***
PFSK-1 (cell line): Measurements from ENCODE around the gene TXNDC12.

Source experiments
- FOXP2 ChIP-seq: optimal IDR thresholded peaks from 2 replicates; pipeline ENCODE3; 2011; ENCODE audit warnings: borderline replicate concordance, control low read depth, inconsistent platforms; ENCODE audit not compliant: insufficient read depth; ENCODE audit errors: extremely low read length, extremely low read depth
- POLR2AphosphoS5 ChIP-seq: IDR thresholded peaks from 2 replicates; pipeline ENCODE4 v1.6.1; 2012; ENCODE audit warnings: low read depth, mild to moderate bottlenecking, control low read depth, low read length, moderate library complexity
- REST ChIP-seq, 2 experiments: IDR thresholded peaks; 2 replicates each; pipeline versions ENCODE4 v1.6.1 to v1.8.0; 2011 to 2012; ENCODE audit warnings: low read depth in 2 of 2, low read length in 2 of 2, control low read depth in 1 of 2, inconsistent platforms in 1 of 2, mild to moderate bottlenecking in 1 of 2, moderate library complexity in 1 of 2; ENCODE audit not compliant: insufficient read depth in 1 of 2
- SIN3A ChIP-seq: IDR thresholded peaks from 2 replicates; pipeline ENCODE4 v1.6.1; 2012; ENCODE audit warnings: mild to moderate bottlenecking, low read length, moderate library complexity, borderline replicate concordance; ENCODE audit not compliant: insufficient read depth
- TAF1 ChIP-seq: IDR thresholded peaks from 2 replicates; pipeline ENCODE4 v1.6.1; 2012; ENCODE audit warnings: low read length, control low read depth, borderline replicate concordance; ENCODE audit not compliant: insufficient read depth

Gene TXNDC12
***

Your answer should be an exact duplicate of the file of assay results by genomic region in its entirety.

PFSK-1 (cell line): Measurements from ENCODE around the gene TXNDC12.

Source experiments
- FOXP2 ChIP-seq: optimal IDR thresholded peaks from 2 replicates; pipeline ENCODE3; 2011; ENCODE audit warnings: borderline replicate concordance, control low read depth, inconsistent platforms; ENCODE audit not compliant: insufficient read depth; ENCODE audit errors: extremely low read length, extremely low read depth
- POLR2AphosphoS5 ChIP-seq: IDR thresholded peaks from 2 replicates; pipeline ENCODE4 v1.6.1; 2012; ENCODE audit warnings: low read depth, mild to moderate bottlenecking, control low read depth, low read length, moderate library complexity
- REST ChIP-seq, 2 experiments: IDR thresholded peaks; 2 replicates each; pipeline versions ENCODE4 v1.6.1 to v1.8.0; 2011 to 2012; ENCODE audit warnings: low read depth in 2 of 2, low read length in 2 of 2, control low read depth in 1 of 2, inconsistent platforms in 1 of 2, mild to moderate bottlenecking in 1 of 2, moderate library complexity in 1 of 2; ENCODE audit not compliant: insufficient read depth in 1 of 2
- SIN3A ChIP-seq: IDR thresholded peaks from 2 replicates; pipeline ENCODE4 v1.6.1; 2012; ENCODE audit warnings: mild to moderate bottlenecking, low read length, moderate library complexity, borderline replicate concordance; ENCODE audit not compliant: insufficient read depth
- TAF1 ChIP-seq: IDR thresholded peaks from 2 replicates; pipeline ENCODE4 v1.6.1; 2012; ENCODE audit warnings: low read length, control low read depth, borderline replicate concordance; ENCODE audit not compliant: insufficient read depth

Gene TXNDC12